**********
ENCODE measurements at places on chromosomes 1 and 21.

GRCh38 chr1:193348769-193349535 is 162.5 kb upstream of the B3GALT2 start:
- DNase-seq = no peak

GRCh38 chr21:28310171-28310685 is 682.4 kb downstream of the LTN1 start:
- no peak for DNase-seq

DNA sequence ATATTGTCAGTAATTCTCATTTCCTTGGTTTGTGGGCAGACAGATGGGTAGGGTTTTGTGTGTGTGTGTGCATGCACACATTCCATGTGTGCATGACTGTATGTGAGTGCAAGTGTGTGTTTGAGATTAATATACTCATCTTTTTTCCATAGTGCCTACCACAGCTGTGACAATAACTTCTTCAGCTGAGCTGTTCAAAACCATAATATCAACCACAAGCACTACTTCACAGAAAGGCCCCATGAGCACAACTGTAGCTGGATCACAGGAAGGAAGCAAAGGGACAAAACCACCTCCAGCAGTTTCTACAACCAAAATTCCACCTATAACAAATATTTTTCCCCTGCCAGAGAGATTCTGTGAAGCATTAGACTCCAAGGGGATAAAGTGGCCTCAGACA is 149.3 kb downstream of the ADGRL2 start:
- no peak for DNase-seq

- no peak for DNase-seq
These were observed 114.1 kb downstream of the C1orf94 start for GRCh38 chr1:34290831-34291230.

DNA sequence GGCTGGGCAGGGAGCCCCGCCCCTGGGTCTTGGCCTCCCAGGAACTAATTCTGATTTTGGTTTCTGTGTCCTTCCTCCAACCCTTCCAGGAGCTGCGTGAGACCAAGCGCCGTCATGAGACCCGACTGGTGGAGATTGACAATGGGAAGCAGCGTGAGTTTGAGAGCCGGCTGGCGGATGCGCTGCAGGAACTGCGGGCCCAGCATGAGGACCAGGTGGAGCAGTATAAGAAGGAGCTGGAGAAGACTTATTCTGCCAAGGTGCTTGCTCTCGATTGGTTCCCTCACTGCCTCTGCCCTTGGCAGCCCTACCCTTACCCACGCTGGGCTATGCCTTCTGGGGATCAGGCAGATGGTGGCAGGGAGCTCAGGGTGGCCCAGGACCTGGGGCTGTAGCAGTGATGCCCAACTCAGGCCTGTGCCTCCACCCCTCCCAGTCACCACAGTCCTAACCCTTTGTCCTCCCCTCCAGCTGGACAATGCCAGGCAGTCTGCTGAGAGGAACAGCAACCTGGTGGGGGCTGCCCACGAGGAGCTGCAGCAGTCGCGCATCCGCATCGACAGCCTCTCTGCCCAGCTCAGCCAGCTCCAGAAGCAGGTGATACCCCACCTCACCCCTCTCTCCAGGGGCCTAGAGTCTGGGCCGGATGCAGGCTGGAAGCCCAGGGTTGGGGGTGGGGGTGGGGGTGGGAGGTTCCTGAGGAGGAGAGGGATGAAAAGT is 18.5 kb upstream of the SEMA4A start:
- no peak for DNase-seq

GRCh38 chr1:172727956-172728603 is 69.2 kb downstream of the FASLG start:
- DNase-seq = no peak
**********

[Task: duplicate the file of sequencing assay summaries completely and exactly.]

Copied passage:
ENCODE measurements at places on chromosomes 1 and 21.

GRCh38 chr1:193348769-193349535 is 162.5 kb upstream of the B3GALT2 start:
- DNase-seq = no peak

GRCh38 chr21:28310171-28310685 is 682.4 kb downstream of the LTN1 start:
- no peak for DNase-seq

DNA sequence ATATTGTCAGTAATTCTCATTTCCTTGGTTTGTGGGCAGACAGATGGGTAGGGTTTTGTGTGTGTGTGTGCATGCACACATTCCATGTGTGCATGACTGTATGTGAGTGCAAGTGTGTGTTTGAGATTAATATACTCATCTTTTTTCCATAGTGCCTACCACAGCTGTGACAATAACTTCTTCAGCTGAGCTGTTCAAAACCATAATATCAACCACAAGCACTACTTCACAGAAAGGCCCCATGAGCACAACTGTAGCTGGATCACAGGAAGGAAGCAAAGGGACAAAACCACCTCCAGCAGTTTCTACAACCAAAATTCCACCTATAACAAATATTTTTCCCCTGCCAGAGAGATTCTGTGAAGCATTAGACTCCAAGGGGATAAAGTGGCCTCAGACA is 149.3 kb downstream of the ADGRL2 start:
- no peak for DNase-seq

- no peak for DNase-seq
These were observed 114.1 kb downstream of the C1orf94 start for GRCh38 chr1:34290831-34291230.

DNA sequence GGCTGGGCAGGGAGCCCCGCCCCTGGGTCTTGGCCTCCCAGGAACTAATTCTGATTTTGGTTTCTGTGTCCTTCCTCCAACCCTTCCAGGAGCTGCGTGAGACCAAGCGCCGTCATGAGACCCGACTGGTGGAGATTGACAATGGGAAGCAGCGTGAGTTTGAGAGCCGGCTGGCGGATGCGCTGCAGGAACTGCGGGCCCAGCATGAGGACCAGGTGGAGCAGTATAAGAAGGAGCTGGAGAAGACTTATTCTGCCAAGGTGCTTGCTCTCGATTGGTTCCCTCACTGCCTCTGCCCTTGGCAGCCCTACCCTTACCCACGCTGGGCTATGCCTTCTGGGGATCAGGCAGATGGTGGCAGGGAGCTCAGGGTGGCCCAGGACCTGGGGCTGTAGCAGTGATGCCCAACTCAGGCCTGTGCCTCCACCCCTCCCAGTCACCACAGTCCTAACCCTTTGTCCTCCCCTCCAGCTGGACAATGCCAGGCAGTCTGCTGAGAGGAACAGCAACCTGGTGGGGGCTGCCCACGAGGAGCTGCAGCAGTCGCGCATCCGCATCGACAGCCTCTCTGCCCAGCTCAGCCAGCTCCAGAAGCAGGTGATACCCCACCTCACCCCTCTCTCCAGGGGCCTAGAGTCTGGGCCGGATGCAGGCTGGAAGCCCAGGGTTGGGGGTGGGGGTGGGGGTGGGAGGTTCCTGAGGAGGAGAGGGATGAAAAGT is 18.5 kb upstream of the SEMA4A start:
- no peak for DNase-seq

GRCh38 chr1:172727956-172728603 is 69.2 kb downstream of the FASLG start:
- DNase-seq = no peak